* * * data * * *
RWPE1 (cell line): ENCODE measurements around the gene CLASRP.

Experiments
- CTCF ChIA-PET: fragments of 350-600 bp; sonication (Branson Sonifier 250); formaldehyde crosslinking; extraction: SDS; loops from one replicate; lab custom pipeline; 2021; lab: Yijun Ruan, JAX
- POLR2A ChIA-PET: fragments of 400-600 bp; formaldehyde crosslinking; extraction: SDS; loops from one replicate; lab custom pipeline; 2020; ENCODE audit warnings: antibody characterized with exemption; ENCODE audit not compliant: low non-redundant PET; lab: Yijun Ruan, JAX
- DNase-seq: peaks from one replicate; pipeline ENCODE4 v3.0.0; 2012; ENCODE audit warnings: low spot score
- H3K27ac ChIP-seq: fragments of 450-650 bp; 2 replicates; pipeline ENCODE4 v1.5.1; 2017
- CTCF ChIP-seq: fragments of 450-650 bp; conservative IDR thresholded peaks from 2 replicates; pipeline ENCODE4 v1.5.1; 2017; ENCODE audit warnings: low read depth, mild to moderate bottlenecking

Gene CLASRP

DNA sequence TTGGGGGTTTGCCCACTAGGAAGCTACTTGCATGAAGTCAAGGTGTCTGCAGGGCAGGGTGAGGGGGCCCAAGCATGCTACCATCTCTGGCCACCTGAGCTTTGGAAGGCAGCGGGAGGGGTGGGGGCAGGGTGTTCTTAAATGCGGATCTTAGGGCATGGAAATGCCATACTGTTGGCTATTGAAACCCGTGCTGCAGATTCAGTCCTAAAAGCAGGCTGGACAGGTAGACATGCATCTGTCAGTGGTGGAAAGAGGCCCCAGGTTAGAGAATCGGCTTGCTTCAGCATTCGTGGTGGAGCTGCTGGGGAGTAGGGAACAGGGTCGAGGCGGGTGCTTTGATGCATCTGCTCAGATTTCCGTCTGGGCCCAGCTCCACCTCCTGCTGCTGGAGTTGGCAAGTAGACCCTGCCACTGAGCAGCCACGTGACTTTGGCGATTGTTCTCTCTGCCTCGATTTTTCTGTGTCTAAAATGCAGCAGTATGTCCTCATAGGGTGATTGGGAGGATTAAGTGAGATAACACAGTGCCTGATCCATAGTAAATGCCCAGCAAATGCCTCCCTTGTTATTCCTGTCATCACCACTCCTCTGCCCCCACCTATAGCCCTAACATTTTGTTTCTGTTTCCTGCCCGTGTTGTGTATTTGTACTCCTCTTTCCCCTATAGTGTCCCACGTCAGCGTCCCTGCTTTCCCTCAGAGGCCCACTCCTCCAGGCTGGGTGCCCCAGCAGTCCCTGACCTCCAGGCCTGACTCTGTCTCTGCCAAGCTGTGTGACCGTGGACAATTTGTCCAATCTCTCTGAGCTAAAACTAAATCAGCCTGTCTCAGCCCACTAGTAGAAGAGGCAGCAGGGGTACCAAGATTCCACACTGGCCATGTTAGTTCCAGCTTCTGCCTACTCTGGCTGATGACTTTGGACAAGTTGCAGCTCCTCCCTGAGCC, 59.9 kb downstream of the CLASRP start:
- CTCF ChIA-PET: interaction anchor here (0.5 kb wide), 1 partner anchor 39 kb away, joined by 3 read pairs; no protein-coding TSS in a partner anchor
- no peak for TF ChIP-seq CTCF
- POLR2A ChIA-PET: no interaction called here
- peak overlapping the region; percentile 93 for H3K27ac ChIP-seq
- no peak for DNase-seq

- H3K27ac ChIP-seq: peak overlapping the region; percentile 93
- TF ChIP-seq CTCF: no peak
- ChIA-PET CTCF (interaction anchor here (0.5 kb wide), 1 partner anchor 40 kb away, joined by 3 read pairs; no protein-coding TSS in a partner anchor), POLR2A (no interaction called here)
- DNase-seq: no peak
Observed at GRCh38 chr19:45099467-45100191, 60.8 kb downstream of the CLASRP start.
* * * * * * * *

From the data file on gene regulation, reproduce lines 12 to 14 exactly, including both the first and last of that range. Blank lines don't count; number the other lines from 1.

- POLR2A ChIA-PET: no interaction called here
- peak overlapping the region; percentile 93 for H3K27ac ChIP-seq
- no peak for DNase-seq